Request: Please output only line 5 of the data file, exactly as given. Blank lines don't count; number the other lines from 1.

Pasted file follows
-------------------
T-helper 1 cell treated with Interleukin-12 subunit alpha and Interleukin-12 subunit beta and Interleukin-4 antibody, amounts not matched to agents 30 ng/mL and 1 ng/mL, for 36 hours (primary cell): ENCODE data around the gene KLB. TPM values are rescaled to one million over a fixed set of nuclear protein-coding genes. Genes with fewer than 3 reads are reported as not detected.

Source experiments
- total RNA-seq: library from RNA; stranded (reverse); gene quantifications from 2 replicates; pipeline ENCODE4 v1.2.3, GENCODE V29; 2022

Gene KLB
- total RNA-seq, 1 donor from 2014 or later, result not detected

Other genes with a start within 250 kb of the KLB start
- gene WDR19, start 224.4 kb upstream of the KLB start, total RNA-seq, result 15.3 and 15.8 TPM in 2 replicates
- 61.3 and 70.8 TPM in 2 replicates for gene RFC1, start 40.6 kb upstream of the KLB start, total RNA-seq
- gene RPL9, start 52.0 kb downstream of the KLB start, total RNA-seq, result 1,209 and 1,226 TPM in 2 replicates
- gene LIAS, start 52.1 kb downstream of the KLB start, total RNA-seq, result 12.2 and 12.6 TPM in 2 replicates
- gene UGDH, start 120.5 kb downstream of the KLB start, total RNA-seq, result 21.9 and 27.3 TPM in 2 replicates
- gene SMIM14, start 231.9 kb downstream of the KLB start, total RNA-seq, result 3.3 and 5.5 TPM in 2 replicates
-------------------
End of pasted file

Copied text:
- total RNA-seq, 1 donor from 2014 or later, result not detected